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Study redefines role of estrogen in cervical cancer
Medical Xpress
Scientists have prior evidence that the hormone estrogen is a major driver in the growth of cervical cancer, but a new study examining genetic profiles of 128 clinical cases reached a surprising conclusion: Estrogen receptors all but vanish in cervical cancer tumors. This counterintuitive finding, reported in the online Proceedings of the National Academy of Sciences, further bolsters the understanding of cervical cancer's progression and offers valuable new targets to fight the disease.
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SGO NEWS


Host or sponsor HPV documentary
A new documentary, “Someone You Love: The HPV Epidemic,” demonstrates the human toll of HPV infection and encourages the prevention of cervical and other HPV-related cancers through vaccinations and screening. SGO members may host or sponsor public screenings through their institutions. Register to preview the film here. Additional details on hosting and sponsoring are available here.
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VULVAR CANCER


Impact of adjuvant chemotherapy with radiation for node-positive vulvar cancer: A National Cancer Data Base (NCDB) analysis
Gynecologic Oncology
For node-positive vulvar cancer, adjuvant radiotherapy has an established benefit, whereas the impact of chemotherapy is unknown. A National Cancer Data Base (NCDB) analysis was conducted to determine patterns of care and evaluate the survival impact of adjuvant chemotherapy. In a large population-based analysis, adjuvant chemotherapy resulted in a significant reduction in mortality risk for node-positive vulvar cancer patients who received adjuvant radiotherapy.
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CERVICAL CANCER


College kids don't understand the HPV threat
U.S. News & World Report
Researchers surveyed 192 female undergraduate students at Oakland University in Michigan. The results showed that most of the respondents knew about the HPV vaccine, but 54 percent were not vaccinated. The findings were presented this week at the annual meeting of the American Society for Microbiology, in New Orleans.
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BREAST CANCER


IARC: Mammography still best for breast cancer screening, experts find
Medical News Today
The conclusions of the group, convened by the International Agency for Research on Cancer (IARC), are published in the New England Journal of Medicine and come following new data on screening practices and their outcomes. "Careful consideration of both the benefits and harms of mammography screening shows a net benefit from inviting women 50-69 years old," says Dr. Béatrice Lauby-Secretan, an IARC scientist. "The significant reduction in breast cancer mortality observed in this age group outweighs the effects of overdiagnosis and other adverse effects."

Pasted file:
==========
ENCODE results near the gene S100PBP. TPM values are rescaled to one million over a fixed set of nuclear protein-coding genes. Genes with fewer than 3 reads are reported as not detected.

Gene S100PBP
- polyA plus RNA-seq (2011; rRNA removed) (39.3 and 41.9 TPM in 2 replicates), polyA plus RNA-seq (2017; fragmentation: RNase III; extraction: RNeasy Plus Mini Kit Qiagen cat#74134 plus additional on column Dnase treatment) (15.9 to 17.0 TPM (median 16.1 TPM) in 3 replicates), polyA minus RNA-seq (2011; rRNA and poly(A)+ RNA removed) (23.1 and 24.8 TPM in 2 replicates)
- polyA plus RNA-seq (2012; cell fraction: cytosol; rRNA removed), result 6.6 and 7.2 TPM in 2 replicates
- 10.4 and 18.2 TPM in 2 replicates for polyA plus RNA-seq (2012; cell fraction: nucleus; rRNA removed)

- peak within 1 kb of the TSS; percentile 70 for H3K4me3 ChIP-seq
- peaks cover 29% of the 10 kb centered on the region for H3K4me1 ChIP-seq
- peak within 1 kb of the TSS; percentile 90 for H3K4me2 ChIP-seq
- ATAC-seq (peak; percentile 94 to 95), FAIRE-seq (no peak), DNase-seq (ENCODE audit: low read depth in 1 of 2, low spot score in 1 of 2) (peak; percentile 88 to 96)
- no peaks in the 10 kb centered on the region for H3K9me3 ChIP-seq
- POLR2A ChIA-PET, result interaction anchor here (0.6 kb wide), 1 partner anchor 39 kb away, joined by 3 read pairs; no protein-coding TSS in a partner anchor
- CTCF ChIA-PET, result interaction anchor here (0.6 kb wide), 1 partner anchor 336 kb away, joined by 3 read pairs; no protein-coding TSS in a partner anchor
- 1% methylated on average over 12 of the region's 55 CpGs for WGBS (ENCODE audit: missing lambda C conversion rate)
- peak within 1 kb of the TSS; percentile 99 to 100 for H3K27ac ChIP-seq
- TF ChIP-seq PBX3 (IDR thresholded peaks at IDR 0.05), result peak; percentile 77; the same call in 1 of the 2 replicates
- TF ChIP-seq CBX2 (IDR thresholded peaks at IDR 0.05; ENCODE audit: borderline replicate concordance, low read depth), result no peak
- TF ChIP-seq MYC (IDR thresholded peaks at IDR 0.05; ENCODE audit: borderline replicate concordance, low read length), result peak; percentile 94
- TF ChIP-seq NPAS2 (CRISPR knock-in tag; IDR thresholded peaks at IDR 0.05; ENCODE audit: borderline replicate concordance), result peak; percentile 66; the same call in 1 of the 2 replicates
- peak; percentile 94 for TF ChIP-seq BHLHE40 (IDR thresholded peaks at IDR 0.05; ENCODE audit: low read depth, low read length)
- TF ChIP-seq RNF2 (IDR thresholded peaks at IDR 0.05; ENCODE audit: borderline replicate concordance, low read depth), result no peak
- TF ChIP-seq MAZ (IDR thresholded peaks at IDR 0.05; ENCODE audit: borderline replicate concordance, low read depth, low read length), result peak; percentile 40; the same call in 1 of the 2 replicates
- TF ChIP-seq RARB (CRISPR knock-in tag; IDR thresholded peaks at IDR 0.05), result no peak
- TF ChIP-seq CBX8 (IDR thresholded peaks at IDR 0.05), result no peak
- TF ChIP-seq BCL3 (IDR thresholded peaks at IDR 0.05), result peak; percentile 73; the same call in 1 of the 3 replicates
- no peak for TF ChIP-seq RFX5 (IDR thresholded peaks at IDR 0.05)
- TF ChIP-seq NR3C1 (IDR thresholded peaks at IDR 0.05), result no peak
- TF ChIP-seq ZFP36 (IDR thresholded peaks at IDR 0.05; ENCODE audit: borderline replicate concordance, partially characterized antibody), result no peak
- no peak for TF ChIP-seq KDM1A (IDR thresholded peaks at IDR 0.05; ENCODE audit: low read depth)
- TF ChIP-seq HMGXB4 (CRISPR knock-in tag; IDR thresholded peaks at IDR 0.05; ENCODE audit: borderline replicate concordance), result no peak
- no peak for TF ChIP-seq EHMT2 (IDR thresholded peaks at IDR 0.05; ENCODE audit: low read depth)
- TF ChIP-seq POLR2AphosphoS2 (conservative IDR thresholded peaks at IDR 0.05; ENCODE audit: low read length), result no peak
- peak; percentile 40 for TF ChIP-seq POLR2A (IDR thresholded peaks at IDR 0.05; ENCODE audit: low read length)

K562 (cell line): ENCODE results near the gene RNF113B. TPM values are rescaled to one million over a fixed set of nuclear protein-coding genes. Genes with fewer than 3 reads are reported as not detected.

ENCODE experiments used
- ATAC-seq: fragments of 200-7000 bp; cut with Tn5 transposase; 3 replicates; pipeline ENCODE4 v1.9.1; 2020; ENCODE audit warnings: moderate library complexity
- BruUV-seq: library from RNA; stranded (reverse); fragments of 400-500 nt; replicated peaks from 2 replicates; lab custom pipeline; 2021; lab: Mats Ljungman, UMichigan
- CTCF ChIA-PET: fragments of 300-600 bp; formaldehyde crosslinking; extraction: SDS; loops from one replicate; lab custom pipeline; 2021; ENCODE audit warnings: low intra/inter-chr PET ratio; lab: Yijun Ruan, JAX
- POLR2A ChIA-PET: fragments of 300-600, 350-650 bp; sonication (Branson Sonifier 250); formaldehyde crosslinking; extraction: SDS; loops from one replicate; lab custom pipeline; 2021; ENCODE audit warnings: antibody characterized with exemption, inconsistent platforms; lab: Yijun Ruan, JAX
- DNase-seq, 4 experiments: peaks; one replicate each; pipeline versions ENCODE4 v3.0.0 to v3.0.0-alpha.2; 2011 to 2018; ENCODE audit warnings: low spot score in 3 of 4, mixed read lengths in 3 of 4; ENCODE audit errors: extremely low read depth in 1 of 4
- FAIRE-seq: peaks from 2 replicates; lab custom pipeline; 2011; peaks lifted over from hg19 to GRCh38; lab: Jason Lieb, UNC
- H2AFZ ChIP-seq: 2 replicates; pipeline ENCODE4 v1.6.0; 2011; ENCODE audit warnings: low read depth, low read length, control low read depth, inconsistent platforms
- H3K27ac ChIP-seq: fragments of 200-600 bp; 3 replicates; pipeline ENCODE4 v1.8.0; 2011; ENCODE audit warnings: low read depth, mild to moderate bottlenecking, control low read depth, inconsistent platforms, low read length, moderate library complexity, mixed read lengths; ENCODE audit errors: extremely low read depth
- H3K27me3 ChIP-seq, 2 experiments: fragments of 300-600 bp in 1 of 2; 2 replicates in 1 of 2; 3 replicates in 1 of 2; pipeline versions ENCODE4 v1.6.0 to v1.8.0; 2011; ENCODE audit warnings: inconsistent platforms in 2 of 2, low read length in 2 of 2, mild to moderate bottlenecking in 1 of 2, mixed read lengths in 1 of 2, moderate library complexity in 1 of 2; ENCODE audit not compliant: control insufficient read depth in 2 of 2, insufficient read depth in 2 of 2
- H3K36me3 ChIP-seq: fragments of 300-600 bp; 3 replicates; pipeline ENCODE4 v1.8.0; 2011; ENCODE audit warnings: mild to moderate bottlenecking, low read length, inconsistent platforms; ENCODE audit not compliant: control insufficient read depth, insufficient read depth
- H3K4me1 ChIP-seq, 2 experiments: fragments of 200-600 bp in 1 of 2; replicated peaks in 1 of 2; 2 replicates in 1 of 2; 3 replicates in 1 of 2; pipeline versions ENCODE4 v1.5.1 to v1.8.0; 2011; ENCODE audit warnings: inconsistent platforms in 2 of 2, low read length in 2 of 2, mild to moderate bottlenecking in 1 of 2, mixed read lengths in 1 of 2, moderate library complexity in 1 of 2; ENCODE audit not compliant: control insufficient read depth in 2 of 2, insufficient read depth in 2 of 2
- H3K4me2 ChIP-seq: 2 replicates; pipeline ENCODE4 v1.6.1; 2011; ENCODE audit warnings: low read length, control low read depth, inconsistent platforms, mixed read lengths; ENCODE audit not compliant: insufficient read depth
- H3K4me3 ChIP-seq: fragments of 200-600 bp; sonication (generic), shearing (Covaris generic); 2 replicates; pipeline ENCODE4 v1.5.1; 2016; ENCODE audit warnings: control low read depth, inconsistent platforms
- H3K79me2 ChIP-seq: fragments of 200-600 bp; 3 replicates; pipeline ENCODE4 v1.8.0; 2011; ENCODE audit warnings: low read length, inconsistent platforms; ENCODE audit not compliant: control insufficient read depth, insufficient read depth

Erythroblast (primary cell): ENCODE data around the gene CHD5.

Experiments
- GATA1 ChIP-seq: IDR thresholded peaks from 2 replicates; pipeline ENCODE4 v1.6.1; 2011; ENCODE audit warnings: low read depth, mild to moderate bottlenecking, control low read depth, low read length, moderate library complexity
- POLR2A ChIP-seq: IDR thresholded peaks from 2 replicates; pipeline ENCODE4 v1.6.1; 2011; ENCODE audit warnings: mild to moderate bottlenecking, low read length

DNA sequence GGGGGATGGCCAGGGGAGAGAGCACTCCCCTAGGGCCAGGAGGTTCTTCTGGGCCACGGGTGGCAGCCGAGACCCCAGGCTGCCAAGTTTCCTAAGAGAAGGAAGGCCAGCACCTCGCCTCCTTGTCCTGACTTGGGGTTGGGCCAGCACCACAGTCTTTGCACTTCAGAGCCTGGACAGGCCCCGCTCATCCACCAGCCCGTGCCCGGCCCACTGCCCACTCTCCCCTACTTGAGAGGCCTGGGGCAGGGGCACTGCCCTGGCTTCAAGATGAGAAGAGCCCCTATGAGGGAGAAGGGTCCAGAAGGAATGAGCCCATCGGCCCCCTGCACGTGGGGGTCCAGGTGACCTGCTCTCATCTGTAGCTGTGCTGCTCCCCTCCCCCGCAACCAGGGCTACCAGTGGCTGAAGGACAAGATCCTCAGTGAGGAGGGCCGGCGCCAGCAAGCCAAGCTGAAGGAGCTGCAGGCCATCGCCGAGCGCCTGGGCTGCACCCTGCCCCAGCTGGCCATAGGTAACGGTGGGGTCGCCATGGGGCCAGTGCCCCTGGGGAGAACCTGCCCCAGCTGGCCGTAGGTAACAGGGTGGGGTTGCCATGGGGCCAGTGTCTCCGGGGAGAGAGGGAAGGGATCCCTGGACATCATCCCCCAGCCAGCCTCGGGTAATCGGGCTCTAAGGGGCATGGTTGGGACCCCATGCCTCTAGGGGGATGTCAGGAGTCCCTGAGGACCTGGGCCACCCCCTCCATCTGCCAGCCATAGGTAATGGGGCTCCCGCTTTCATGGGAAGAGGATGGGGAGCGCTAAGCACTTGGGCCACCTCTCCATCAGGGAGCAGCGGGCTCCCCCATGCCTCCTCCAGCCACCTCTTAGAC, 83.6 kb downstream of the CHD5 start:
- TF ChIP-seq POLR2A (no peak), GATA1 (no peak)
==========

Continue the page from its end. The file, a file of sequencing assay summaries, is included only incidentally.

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CANCER INCIDENCE


Estimating the global burden of cancer in 2013; 14.9 million new cases worldwide
Science Daily
Researchers from around the world have worked together to try to measure the global burden of cancer and they estimate there were 14.9 million new cases of cancer, 8.2 million deaths and 196.3 million years of a healthy life lost in 2013, according to a Special Communication published online by JAMA Oncology. Cervical cancer ranked 10th, with 485,000 new cases and 236,000 deaths.
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GENETICS


NIPT IDs cancer in women prior to experiencing symptoms
GenomeWeb (Free login required)
Noninvasive prenatal testing for fetal chromosomal abnormalities can occasionally have the unexpected consequence of identifying malignancies in the expecting mom, according to a study published in JAMA Oncology that will also be presented at the European Society for Human Genetics meeting in London. Although rare, researchers at the University of Leuven in Belgium reported that out of 4,000 noninvasive prenatal tests ran in prospective pregnancies, three yielded aberrant genome representations that were confirmed to be maternal cancer (including one ovarian carcinoma).
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OBESITY


Obesity: Current and emerging drug treatments
The Pharmaceutical Journal
According to the World Health Organization, the prevalence of obesity has more than doubled worldwide since 1980; in 2014, more than 1.9 billion adults (39 percent of all people aged 18 years or older) were overweight, of whom more than 600 million were obese (13 percent of all adults). The majority of the world’s population live in countries where being overweight and obese causes more deaths than being underweight. Around 42 million children under the age of five years worldwide were overweight or obese in 2013. This article focuses on current and emerging drug treatments for people who are overweight or obese.
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Women's Cancer News
Colby Horton, Vice President of Publishing, 469.420.2601
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Jessica Taylor, Senior Medical Editor, 202-684-7169  
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